August 7, 2020
Measles Cases in the U.S. are Highest Since Measles was Eliminated in 2000
CDC is reporting 1172 cases of measles from 30 states
August 14, 2019
As of August 1, 2019, CDC is reporting 1172 cases of measles from 30 states. This is the greatest number of cases reported in the United States since measles was eliminated from this country in 2000.
The high number of cases in 2019 is primarily the result of a few large outbreaks – one in Washington State and two large outbreaks in New York that started in late 2018. The outbreaks in New York City and New York State are among the largest and longest lasting since measles elimination in 2000. The longer these outbreaks continue, the greater the chance measles will again get a sustained foothold in the United States.
Stopping these measles outbreaks is a priority for CDC and we are working 24/7 to protect Americans from this contagious disease. Vaccination is the best way to protect against measles. Today, the overwhelming majority of parents choose to protect their children with vaccines, and we’ve seen high and stable immunization rates in the U.S. for several years.
The recent outbreaks started through importation. Measles is imported when an unvaccinated traveler visits a country where there is widespread measles transmission, gets infected with measles, and returns to the United States and exposes people in a community who are not vaccinated. When measles is imported into a community with a highly vaccinated population, outbreaks either don’t happen or are usually small. However, once measles is in an under-vaccinated community, it becomes difficult to control the spread of the disease.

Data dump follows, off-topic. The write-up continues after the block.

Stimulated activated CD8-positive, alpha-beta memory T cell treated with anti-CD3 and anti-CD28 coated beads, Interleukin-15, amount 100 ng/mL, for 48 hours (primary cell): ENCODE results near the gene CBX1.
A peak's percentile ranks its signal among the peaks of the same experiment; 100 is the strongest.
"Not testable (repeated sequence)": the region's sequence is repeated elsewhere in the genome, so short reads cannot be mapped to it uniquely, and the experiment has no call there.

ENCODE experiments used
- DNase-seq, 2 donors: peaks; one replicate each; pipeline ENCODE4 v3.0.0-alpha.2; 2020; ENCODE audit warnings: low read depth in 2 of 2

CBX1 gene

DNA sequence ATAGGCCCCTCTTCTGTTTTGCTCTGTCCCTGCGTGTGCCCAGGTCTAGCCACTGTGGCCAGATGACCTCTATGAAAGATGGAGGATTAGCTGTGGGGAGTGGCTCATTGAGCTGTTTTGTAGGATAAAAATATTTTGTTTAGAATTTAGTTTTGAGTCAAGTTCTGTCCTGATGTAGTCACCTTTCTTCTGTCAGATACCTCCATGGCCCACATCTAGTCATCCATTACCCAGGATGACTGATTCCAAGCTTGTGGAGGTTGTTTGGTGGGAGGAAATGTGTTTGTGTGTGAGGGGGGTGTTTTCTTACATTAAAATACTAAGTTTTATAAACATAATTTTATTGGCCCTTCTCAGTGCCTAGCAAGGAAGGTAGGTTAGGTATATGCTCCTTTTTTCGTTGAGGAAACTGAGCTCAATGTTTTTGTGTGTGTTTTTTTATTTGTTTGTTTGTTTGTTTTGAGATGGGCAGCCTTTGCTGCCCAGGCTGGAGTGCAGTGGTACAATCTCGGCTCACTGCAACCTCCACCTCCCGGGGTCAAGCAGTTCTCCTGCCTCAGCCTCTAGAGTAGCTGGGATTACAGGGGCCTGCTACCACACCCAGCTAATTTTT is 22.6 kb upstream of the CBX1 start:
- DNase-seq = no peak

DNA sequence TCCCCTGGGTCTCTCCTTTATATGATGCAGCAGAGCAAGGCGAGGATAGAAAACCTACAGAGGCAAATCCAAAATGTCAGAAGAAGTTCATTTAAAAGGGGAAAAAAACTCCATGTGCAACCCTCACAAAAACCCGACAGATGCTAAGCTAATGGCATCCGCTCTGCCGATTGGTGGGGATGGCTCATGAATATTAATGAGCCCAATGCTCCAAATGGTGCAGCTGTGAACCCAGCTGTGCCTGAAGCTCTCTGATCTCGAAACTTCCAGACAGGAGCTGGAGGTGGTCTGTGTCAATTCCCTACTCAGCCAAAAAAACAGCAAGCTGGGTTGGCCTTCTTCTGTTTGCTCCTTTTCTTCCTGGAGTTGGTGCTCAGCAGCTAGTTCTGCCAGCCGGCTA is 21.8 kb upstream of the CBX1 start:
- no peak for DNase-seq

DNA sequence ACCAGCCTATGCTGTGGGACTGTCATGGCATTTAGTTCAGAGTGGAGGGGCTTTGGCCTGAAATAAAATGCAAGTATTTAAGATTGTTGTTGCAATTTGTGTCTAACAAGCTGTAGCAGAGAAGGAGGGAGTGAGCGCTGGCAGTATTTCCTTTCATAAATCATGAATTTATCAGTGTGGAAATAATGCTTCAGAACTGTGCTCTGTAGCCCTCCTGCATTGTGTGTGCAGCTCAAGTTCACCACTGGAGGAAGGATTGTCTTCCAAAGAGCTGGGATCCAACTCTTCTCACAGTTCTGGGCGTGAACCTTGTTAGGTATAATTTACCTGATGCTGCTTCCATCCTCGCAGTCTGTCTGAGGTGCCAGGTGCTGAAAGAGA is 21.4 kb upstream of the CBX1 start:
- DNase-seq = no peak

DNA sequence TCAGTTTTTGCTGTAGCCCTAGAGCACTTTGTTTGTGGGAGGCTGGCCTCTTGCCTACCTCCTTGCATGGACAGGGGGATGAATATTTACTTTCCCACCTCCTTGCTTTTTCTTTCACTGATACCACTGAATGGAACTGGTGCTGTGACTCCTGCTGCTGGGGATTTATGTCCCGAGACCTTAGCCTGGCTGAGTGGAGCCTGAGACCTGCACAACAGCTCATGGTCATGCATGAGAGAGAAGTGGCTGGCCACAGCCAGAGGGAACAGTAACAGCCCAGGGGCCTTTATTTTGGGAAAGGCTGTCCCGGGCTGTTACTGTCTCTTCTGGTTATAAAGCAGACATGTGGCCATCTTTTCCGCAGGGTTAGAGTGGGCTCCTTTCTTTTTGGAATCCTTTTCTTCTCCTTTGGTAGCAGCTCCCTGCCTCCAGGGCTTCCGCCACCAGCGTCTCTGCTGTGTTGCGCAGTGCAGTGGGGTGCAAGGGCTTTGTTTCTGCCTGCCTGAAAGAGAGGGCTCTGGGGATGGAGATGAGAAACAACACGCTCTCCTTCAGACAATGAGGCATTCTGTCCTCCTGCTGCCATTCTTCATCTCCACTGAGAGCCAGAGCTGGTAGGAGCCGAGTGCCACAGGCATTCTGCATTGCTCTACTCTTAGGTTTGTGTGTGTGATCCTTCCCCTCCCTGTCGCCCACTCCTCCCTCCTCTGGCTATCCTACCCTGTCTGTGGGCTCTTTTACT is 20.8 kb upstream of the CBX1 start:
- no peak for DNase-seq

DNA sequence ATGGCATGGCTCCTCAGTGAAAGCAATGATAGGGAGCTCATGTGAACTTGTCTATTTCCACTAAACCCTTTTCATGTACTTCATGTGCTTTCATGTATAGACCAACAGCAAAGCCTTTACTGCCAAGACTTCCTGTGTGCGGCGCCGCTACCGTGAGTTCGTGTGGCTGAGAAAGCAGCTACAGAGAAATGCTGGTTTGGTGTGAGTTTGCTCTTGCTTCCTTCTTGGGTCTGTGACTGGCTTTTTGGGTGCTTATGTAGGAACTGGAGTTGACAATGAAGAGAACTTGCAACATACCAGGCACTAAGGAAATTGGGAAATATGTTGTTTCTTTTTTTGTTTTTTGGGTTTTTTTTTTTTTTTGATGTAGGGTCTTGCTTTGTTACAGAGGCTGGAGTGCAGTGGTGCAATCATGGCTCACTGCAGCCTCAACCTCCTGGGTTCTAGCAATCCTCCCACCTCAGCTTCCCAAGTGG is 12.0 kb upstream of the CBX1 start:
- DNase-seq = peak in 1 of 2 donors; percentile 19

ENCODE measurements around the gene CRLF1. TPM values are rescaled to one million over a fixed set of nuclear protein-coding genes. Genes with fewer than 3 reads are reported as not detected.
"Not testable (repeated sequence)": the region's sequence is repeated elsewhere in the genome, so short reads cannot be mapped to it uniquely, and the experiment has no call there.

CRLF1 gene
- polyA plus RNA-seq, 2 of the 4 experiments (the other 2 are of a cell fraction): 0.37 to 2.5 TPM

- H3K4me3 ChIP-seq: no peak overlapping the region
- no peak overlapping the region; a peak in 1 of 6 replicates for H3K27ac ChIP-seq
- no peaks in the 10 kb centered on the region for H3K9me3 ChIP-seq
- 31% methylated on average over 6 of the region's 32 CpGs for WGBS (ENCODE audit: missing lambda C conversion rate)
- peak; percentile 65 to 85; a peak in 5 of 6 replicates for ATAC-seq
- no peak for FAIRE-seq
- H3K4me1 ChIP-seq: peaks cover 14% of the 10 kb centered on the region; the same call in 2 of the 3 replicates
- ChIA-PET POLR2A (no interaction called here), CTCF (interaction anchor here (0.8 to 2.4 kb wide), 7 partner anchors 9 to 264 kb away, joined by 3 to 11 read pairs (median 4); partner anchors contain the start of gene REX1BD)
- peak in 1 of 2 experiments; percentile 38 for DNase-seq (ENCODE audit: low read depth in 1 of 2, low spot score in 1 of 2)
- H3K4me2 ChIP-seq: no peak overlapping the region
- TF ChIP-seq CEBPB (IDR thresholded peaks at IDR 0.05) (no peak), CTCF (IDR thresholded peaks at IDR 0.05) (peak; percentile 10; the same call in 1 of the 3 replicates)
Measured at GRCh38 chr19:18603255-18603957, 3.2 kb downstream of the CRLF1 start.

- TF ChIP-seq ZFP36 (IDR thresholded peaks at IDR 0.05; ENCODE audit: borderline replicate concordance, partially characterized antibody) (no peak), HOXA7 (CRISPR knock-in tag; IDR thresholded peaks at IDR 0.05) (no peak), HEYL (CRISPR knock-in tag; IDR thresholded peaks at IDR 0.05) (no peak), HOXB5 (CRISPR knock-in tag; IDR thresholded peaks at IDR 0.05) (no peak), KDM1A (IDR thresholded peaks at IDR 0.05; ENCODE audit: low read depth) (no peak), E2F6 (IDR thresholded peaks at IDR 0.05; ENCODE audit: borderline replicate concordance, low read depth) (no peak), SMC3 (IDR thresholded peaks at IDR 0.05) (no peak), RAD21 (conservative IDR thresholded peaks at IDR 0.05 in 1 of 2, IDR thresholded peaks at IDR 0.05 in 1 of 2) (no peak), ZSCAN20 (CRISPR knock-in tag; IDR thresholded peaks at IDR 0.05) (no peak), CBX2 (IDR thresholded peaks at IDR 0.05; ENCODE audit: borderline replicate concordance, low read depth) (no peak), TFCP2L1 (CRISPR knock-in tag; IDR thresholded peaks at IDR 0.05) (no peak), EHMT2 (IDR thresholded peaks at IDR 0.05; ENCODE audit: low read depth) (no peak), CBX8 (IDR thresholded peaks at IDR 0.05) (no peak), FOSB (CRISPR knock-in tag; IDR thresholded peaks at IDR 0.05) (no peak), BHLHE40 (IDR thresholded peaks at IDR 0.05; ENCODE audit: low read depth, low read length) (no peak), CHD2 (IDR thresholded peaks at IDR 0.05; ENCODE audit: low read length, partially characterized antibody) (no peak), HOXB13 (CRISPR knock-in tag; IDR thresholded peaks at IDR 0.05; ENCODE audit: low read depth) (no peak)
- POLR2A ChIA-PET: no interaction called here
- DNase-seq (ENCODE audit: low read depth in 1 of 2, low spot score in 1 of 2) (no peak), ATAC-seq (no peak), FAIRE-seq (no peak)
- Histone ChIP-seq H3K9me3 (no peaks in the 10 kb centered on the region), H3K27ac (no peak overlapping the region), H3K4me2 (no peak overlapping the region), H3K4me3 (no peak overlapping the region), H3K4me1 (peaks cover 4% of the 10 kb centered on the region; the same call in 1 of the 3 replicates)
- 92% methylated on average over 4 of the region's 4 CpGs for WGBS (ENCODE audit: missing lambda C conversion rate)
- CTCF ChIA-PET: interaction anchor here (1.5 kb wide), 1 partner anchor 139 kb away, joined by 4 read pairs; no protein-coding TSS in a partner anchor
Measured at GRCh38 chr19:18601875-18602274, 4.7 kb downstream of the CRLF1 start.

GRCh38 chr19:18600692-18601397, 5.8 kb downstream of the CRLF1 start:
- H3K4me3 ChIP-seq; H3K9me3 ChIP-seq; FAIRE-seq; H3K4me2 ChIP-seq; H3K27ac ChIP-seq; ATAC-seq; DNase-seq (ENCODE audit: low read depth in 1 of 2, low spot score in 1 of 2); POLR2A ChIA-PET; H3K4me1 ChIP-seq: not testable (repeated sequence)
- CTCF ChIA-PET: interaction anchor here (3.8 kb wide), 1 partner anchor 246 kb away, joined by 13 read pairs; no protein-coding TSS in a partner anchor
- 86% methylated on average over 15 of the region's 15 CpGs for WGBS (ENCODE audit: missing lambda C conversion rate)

The World Health Organization reported in April that there has been a 300% increase in the number of measles cases worldwide compared with the first three months of 2018. That increase is part of a global trend seen over the past few years as other countries struggle with declining vaccination rates and may be exacerbating the situation here.
A significant factor contributing to the outbreaks in New York is misinformation in the communities about the safety of the measles/mumps/rubella vaccine. Some organizations are deliberately targeting these communities with inaccurate and misleading information about vaccines. CDC continues to encourage parents to speak to their family’s healthcare provider about the importance of vaccination. CDC also encourages local leaders to provide accurate, scientific-based information to counter misinformation.